Review by Gregory B. Rudgers

“Short Stories”

Leonard Mark Lewis • Manhattan Beach Music • Grade 2 • Duration 5:07

Leonard Mark Lewis has crafted a complex work using simple melodic and rhythmic elements that is at once eminently playable and quite sophisticated. This level 2 work contains many of the characteristics of advanced contemporary band literature without exceeding the limitations of young performers, no small task. His layering of musical fragments in this piece captures the listener and maintains that interest with constantly shifting colors and choirs. Though not specifically programmatic, Lewis does involve his listeners in a charming narrative with a compelling sense of variety within the unity of a consistent voice. There is minimalism here in the repetition of motives, but it is pleasing to note that the motives in and of themselves have musical value. Lewis begins with a staccato and stark mood that immediately captures one’s attention. The ensuing measures contain gentle and haunting lyrical counterpoint with constantly shifting timbres. Unlike much literature for this level, Short Stories has many changes of tempo, some quite abrupt, that will challenge the performers and at the same time provide blessed relief from band music that stays in the same pace throughout. It should be noted that, once again avoiding the clichés that so dominate band literature, Leonard Mark Lewis has crafted a work for young band that is not dominated by thundering percussion. Of course there are parts for that ubiquitous section, but they are sparse and appropriate to the overall nature of the work. That said, there is a delightful trio in the development employing timpani, bells, and snare drum. The final section of this intriguing piece once again layers melodic fragments that are reminiscent of earlier statements and resolves to a gentle and nostalgic conclusion. How refreshing to hear a work at this level end with restraint. Instrumentation is for conventional concert band.

Review by Gregory B. Rudgers

The Battle Pavane

Bob Margolis • Mahattan Beach Music • Grade 2 • Duration: 3:00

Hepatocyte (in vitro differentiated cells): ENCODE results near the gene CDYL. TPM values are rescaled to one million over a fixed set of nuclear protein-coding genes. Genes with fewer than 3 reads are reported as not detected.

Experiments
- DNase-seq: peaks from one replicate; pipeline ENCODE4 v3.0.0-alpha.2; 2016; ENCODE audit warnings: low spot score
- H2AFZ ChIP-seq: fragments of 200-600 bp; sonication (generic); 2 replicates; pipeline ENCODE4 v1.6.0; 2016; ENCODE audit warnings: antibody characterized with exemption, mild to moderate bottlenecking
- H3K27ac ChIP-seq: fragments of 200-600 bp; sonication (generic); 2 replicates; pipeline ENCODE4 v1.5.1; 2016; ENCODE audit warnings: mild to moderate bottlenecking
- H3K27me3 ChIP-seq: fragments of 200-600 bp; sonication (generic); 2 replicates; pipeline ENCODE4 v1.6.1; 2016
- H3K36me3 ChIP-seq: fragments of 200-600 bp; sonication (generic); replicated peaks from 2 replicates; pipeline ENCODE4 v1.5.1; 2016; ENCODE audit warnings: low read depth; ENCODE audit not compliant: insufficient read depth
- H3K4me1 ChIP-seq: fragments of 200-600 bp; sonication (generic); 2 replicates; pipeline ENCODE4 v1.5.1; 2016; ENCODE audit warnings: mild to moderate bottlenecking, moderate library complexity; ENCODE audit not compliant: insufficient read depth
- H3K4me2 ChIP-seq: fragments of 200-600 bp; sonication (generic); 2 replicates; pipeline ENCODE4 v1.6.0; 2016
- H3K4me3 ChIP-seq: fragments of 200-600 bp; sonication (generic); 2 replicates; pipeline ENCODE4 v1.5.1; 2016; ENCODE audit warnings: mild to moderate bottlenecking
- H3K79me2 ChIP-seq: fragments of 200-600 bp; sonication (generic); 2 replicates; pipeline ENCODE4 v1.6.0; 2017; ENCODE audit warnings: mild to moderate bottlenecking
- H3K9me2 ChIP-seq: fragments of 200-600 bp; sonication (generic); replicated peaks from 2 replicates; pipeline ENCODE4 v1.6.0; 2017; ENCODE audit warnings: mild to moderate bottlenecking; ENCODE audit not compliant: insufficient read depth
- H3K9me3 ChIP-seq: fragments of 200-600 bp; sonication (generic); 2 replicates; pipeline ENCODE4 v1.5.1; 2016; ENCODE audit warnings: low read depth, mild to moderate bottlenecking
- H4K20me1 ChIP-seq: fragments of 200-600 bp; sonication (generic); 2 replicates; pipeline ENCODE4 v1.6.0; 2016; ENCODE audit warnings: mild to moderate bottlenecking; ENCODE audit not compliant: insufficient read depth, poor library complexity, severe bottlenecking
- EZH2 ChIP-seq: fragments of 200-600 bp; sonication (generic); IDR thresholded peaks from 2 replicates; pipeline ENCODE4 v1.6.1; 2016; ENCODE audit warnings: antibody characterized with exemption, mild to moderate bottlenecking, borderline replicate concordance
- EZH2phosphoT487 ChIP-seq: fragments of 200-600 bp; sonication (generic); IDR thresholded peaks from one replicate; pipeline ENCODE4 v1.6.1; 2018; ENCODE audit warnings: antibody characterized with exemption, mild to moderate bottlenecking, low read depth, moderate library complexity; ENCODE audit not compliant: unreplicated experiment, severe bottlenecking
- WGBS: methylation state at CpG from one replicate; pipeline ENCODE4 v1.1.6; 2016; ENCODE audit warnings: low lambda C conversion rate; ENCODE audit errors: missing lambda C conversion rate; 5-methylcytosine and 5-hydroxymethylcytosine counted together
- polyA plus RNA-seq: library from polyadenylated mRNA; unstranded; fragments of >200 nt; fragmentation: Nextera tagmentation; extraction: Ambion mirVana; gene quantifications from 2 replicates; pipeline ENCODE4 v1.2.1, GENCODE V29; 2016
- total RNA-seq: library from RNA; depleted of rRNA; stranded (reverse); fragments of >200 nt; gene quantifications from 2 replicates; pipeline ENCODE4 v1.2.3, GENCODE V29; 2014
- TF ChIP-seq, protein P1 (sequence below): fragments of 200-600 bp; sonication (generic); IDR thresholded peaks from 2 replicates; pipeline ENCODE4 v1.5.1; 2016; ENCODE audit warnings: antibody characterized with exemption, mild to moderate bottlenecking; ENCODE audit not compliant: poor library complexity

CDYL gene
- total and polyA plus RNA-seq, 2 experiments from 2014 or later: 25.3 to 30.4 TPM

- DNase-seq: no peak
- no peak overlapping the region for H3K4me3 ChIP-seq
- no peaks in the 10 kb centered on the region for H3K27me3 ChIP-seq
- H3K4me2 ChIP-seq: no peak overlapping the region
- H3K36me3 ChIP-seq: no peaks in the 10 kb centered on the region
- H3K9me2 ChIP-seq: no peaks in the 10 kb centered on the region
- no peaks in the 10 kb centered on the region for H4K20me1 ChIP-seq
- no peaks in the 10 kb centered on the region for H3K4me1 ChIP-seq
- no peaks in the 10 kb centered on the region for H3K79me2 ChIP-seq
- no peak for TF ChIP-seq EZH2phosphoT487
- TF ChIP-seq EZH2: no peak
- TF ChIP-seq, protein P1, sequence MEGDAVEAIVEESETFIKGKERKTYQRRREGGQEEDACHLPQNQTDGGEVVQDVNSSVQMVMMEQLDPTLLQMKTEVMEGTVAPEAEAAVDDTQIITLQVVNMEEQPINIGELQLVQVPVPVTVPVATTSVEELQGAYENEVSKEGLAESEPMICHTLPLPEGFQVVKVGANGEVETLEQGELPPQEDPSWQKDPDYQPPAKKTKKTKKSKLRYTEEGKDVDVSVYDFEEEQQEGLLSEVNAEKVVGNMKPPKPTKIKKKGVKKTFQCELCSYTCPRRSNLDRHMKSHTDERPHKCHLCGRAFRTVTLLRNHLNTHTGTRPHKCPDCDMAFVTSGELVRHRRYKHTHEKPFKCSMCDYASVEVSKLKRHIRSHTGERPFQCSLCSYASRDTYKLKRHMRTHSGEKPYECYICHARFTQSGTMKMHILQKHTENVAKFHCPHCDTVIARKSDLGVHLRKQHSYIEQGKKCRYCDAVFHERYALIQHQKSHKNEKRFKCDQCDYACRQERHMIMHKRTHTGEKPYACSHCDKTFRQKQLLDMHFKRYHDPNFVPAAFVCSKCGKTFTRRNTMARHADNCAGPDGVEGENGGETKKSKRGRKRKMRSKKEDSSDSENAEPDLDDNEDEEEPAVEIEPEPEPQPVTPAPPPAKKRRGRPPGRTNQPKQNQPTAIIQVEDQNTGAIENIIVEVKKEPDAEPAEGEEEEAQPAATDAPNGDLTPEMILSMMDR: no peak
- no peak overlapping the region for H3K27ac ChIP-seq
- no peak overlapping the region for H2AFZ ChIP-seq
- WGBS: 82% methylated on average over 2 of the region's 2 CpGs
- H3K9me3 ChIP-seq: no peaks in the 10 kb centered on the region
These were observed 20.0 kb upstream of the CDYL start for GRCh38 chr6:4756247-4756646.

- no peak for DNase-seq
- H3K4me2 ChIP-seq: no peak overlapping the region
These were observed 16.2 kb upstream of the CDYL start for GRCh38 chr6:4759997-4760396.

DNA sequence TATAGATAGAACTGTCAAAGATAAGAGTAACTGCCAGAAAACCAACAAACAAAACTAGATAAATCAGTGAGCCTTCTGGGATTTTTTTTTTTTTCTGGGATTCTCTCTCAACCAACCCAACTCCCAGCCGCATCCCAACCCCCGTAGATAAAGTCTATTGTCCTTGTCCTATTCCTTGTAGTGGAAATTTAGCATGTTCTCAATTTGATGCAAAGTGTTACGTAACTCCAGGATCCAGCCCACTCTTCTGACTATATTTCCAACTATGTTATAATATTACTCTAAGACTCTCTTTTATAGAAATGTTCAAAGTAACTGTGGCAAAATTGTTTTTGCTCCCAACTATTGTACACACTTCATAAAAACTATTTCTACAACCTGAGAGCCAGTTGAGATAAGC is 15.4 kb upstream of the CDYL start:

Bob Margolis has provided young bands with an authentic insight into both Renaissance style and form in his stately and powerful “Battle Pavane.” This arrangement closely follows a score by Tielman Susato, a composer and arranger from the mid 16th century. A Renaissance pavane was considered a staid music, intended for grave dancing. This particular work, however, should be considered as a battle piece in pavane form; young players will easily imagine soldiers marching forward to heroic deeds. Renaissance music might, at first thought, seem a bit challenging for younger players, but nothing is further from the truth. This music is straightforward, direct, well within the technical and range capabilities of young bands, and has become a standard in lower level band literature. The score can accommodate up to eight percussionists, but also includes directions for employing from four to eight players with logical part assignments. This majestic work begins with a middle and low brass choir accompanied by a lone tenor drum, gradually adding woodwinds and upper brasses in a quarter note half note chorale that is both confident and foreboding at the same time. The Pavane reaches a tutti statement before proceeding to a developmental section that calls for quite independent playing by smaller choirs within the band. Instrumentation in the developmental section is unusual for literature at this level. For example, the pairing of trumpet and bassoon single lines, trombone and bass clarinet sole unison, and antiphonal horn calls offer the band an opportunity to experience fresh new colors they would not encounter in more traditional “band” fare. (With acknowledgement to bands without complete instrumentation, Margolis offers ample cues for alternative instruments.) This serious and noble march then explodes with a brilliant fanfare, replete with clarion trumpets and substantial low brass and percussion. Percussionists and winds are charged with fortissimo and fortississimo passages, building to a stunning tutti finale. The profound nature and authenticity of this significant work will engage all.

Review by Gregory B. Rudgers

Frank Ticheli (c) Charlie GrossoFrank Ticheli is a professor of Composition at USC Thornton School of Music, and is the recipient of a 2012 Arts and Letters Award from the Academy of Arts and Letters. He is the principal judge of the Frank Ticheli Composition Contest, sponsored by Manhattan Beach Music. His works for concert band are among the most celebrated in the industry.

John Darling is an associate professor of Music at Bismarck State College where he teaches theory and conducts the wind ensemble.

Lawrence Stoffel serves as director of Bands at California State University, Northridge (in Los Angeles).

Gregory B. Rudgers of Ithaca College has spent his career studying, conducting, composing, and interpreting wind band literature from beginning bands to college and university levels.